14-09-2014published_dt 2014-09-14T00:00:00.000Z14-09-2014 05:30:00 IST
Updated On 03-11-2018 10:46:01 ISTmodified_dt 2018-11-03T05:16:01.380ZUpdated On 03-11-20182014-09-14T00:00:00.000Z14-09-2014 2014-09-14T00:00:00.000Z - 2018-11-03T05:16:01.380Z - 03-11-2018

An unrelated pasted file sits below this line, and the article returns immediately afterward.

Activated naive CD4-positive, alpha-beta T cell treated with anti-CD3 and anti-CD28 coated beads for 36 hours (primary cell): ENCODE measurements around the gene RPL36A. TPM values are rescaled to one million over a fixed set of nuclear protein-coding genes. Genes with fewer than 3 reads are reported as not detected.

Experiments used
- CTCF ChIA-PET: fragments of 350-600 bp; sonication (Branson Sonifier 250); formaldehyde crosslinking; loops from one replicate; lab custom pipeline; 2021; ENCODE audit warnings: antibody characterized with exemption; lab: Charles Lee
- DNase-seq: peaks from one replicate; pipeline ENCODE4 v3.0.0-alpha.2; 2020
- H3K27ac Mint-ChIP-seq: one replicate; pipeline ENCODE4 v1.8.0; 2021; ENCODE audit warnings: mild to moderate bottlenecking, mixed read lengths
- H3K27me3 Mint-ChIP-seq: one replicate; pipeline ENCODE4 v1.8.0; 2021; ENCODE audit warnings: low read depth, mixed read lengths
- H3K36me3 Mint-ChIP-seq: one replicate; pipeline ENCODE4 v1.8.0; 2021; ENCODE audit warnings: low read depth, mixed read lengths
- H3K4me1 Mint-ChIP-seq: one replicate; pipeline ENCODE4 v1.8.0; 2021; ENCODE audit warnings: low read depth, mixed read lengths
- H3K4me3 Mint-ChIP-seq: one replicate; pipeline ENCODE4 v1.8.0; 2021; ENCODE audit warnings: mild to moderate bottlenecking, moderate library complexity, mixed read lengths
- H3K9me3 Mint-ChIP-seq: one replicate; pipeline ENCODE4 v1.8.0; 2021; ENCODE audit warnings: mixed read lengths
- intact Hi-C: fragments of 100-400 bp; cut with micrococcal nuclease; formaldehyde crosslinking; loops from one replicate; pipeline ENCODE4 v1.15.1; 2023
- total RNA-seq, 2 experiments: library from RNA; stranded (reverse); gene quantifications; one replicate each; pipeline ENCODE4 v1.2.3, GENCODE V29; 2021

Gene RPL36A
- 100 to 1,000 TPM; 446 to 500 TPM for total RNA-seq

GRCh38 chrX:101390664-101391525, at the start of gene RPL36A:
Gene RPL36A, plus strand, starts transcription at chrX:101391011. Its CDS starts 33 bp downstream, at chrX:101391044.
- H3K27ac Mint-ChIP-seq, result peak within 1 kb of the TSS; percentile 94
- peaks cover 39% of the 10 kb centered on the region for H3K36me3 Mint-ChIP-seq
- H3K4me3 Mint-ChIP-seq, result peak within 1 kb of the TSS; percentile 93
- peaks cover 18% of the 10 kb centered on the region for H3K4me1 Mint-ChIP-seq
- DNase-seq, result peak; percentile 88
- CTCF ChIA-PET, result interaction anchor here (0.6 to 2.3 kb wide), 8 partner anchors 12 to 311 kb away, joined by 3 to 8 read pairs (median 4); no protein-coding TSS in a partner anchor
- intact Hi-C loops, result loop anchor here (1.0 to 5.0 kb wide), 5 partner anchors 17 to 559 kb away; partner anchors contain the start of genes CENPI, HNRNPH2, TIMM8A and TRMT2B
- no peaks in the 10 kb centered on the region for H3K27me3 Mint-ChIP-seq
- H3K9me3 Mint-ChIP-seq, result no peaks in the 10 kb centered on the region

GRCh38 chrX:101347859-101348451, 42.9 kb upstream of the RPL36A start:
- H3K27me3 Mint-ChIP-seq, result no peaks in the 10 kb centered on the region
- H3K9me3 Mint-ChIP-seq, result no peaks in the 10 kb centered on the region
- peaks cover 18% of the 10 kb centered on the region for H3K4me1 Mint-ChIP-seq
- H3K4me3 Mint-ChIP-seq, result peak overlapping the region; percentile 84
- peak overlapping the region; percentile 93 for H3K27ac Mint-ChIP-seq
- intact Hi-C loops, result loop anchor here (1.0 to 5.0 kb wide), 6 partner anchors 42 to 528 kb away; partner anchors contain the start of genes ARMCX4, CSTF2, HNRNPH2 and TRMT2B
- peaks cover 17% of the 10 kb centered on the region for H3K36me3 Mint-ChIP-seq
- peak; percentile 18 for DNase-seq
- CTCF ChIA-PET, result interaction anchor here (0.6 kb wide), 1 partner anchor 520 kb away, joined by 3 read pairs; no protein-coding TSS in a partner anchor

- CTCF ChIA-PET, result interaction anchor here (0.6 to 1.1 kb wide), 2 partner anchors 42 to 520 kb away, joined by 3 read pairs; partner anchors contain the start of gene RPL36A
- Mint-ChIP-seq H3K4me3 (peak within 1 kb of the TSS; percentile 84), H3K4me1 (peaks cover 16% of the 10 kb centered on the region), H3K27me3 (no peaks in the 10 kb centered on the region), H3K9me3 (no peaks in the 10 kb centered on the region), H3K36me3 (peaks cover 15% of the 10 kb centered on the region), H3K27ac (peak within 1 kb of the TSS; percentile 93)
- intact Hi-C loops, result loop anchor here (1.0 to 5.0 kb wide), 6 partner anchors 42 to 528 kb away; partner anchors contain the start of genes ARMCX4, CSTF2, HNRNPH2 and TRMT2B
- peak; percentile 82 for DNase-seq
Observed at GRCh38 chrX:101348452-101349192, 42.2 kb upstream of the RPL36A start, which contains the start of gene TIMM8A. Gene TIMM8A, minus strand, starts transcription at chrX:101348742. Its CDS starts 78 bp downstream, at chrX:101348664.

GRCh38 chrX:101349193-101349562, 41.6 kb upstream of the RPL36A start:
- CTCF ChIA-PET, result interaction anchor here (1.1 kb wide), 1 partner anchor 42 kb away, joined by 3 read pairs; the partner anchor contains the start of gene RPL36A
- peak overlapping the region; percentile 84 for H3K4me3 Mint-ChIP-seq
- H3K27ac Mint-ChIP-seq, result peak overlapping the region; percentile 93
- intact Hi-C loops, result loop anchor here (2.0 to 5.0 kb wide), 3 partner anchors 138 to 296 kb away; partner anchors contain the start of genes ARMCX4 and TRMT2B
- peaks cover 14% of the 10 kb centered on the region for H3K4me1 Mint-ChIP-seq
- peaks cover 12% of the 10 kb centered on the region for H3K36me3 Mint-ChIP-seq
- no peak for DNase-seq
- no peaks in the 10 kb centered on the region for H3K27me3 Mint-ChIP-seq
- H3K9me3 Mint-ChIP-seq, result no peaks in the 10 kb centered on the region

I was in Tirupati the other day. Our government met the 14th Finance Commission. Chief Minister Sri Chandrababu Naidu had made a compelling presentation to the Commission. He told the Commission that Andhra Pradesh needed to be treated on a completely different basis. The situation of AP is not comparable to any other state. He argued that the way bifurcation of the state was done by the UPA 2 was unscientific and the Act was put together without consulting the major stakeholders. Consequently, he argued, the mother state of Andhra Pradesh was left without a capital, lost all major institutions that were painstakingly built over the last six decades with the collective effort of people from all regions of the state. He told the Commission that the mother state of Andhra Pradesh was denied level playing field. He also brought to the notice of the Commission that assets and liabilities were divided between the successor states in a lopsided manner: assets were distributed on the basis of location while liabilities were divided according to the ratio of population. The Chief Minister pleaded for generous support from the Finance Commission and assured it that the state would be in a position to contribute massively to the national economy after overcoming the initial difficulties. The Government had raised some important issues with the Commission regarding the sharing of tax and non-tax revenues between the States and the Centre. It argued that the share should be 50:50. The Government also argued that the weightage for population should be 30 and the basis should be 1971 census. This, it argued, would encourage those states that achieved population stabilisation. The essential argument was that performance of states in ares such as resource mobilisation, fiscal efficiency, population stabilisation should not be penalised. The Commission was evidently impressed by the eloquent presentation of the CM and by the vision that he unveiled for the state. The homework done by the Finance department was commendable, the Commission said. Commission’s Chairman Dr YV Reddy and member after member complimented the CM for what he achieved during his last tenure and expressed hope that he would be able to take AP forward. They said that his agenda and vision for the state’s future were remarkable for their clarity. I feel that the Commission would not only recommend a good package for the state but also takes into account Andhra Pradesh’s views on the need to redefine the financial relations between the Centre and the States in a more fundamental way. I must also report another incident. Before I checked out of the hotel on that night, I went down to the restaurant and had dinner. After dinner I signed the bill, wrote down my room number and gave it to the lady who brought it to me. She looked at it and told me that I should sign it and not write something in Telugu. I told her that that was my signature and it was not something that I wrote in Telugu. She asked me how could a signature be in Telugu and especially of an ‘educated’ person like me. I told her that it was my practice to sign in Telugu and I felt proud to do it. The lady looked unconvinced. She had started me thinking. In a way the lady told me that we not only have a lot of work in building our state’s economy, but our challenge is also in the culture and language domains. This challenge is equally daunting. This is a bonus take away for me from my Tirupati trip.